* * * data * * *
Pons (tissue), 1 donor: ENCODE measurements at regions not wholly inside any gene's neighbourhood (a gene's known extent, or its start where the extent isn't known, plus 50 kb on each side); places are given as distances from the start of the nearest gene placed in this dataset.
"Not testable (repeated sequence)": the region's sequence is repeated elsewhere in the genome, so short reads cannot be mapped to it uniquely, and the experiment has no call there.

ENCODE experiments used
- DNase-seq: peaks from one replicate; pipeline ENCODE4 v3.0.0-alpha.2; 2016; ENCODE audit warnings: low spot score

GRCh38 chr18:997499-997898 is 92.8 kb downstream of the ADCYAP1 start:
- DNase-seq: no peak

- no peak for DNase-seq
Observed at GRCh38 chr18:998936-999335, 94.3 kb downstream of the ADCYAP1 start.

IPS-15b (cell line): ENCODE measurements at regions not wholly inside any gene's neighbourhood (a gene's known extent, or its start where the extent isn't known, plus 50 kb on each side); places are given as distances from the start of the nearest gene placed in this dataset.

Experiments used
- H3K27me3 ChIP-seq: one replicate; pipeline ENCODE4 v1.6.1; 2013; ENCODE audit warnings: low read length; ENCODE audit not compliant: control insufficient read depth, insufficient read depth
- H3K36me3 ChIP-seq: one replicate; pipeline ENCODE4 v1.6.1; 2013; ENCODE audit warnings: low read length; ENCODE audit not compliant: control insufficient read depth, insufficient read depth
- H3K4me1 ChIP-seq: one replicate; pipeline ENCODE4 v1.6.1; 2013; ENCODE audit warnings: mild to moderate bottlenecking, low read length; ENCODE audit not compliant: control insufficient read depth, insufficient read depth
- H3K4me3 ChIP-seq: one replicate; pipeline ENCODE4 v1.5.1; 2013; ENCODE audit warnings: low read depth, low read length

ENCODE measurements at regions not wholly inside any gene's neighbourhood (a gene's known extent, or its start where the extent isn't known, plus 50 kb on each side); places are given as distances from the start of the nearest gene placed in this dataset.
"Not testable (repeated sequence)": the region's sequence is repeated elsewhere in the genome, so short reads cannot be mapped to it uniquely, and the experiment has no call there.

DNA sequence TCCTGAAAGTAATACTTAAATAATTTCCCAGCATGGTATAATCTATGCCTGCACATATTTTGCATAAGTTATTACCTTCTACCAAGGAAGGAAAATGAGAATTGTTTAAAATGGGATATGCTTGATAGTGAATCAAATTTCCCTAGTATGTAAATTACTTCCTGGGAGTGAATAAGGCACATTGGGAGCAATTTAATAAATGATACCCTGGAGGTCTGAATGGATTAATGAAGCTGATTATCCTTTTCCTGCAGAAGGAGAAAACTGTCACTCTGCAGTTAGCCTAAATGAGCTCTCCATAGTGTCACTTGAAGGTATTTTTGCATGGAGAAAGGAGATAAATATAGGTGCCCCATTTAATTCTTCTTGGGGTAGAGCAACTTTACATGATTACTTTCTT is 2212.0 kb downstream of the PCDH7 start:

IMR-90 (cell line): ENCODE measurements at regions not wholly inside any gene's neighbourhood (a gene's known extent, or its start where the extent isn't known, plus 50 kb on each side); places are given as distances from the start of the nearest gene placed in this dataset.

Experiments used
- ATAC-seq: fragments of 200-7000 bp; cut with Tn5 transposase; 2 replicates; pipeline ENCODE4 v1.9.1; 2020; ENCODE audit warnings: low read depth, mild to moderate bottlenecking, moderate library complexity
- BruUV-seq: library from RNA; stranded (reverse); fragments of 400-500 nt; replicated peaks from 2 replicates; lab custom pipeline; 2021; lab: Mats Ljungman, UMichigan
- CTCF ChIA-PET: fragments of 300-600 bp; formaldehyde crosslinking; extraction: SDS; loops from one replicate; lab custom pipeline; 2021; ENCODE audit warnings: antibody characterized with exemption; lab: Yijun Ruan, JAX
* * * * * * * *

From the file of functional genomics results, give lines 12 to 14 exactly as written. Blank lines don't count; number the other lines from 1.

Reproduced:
- H3K36me3 ChIP-seq: one replicate; pipeline ENCODE4 v1.6.1; 2013; ENCODE audit warnings: low read length; ENCODE audit not compliant: control insufficient read depth, insufficient read depth
- H3K4me1 ChIP-seq: one replicate; pipeline ENCODE4 v1.6.1; 2013; ENCODE audit warnings: mild to moderate bottlenecking, low read length; ENCODE audit not compliant: control insufficient read depth, insufficient read depth
- H3K4me3 ChIP-seq: one replicate; pipeline ENCODE4 v1.5.1; 2013; ENCODE audit warnings: low read depth, low read length